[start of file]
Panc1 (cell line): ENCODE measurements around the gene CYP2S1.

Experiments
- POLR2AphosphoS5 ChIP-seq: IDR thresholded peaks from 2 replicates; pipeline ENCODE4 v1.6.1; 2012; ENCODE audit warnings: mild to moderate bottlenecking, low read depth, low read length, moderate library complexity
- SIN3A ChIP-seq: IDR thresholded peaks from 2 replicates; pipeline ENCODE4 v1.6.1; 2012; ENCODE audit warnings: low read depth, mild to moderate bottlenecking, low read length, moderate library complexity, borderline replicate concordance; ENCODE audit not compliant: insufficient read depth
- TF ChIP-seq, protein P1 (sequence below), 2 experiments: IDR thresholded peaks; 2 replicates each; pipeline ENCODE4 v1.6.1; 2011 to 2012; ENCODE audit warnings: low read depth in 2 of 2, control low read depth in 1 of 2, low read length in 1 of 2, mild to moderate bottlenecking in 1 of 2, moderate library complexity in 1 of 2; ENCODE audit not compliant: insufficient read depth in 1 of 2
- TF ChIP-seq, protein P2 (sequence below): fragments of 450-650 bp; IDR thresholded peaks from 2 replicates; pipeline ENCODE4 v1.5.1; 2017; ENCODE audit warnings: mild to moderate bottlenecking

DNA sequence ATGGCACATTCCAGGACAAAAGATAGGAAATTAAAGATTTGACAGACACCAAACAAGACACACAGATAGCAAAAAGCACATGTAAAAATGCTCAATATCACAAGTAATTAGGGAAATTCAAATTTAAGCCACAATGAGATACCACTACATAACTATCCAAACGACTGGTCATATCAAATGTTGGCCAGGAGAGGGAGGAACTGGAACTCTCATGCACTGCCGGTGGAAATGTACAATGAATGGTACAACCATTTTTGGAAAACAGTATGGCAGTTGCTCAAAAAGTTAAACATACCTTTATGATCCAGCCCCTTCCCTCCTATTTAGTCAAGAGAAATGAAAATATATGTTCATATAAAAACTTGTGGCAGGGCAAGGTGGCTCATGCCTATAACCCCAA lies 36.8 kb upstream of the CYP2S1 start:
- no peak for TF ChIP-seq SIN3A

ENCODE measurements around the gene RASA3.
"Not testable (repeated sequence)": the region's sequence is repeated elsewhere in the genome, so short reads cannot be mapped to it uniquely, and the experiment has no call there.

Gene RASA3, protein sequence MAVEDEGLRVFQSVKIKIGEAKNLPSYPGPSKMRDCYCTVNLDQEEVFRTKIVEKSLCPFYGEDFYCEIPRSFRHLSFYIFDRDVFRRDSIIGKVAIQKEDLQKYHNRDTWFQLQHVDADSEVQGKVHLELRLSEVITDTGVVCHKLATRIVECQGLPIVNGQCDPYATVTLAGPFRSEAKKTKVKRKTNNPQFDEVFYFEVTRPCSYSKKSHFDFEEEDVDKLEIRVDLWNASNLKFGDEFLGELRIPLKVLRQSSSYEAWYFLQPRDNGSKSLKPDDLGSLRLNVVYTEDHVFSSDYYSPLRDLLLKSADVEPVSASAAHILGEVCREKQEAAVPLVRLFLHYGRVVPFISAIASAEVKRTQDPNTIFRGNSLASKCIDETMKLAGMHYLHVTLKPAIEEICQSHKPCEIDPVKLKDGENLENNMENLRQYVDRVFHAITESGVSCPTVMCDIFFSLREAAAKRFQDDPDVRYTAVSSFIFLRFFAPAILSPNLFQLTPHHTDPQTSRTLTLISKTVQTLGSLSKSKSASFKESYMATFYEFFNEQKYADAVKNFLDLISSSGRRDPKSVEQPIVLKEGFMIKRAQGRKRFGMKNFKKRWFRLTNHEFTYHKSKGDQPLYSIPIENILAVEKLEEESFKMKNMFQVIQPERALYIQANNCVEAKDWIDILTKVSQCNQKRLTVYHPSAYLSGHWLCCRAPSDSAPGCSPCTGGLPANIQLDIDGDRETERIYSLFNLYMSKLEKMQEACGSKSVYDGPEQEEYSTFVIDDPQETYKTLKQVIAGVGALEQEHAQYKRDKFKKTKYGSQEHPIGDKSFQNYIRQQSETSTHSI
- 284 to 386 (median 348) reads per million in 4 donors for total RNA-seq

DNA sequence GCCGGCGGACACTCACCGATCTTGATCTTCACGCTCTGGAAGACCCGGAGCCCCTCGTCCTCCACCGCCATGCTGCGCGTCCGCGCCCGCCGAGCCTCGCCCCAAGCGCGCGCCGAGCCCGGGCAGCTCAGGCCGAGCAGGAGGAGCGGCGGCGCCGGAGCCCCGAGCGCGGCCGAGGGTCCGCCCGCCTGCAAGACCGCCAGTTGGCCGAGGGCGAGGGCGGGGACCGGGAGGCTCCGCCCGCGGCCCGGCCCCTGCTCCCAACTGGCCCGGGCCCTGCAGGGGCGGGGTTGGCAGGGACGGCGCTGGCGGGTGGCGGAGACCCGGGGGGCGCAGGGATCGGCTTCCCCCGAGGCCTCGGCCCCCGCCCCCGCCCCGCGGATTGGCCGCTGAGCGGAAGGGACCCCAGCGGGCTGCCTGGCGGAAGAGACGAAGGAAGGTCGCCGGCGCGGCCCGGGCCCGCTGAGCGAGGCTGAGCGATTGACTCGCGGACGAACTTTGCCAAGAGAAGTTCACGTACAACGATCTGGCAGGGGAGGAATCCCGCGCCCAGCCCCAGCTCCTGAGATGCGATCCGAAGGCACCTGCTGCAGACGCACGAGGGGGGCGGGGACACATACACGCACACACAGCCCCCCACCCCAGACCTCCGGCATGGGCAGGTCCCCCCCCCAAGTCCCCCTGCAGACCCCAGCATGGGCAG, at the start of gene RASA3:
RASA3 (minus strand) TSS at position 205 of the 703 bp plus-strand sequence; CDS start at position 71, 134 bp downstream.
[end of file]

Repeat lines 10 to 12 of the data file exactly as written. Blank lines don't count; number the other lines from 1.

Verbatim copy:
"Not testable (repeated sequence)": the region's sequence is repeated elsewhere in the genome, so short reads cannot be mapped to it uniquely, and the experiment has no call there.

Gene RASA3, protein sequence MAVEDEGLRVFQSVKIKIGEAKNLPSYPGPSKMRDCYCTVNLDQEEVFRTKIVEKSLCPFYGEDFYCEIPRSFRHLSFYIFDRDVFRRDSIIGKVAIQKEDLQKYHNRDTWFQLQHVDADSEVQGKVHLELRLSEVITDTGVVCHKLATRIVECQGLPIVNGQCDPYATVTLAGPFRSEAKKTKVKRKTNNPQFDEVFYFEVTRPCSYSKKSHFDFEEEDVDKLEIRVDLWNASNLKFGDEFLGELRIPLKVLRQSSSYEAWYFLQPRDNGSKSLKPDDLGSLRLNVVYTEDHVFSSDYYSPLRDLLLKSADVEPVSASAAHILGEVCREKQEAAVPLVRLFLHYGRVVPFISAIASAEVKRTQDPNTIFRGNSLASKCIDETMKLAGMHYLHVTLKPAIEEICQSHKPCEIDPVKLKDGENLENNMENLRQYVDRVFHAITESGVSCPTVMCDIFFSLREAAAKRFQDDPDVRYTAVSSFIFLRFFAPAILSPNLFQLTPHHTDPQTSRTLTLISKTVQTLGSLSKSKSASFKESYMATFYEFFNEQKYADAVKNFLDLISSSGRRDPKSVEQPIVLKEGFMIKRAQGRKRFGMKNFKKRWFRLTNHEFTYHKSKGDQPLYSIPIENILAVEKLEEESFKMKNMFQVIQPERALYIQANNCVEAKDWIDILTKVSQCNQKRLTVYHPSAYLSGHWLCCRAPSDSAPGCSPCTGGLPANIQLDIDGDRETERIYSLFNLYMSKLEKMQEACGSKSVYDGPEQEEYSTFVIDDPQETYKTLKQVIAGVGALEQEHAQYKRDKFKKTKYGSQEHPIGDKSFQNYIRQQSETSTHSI
- 284 to 386 (median 348) reads per million in 4 donors for total RNA-seq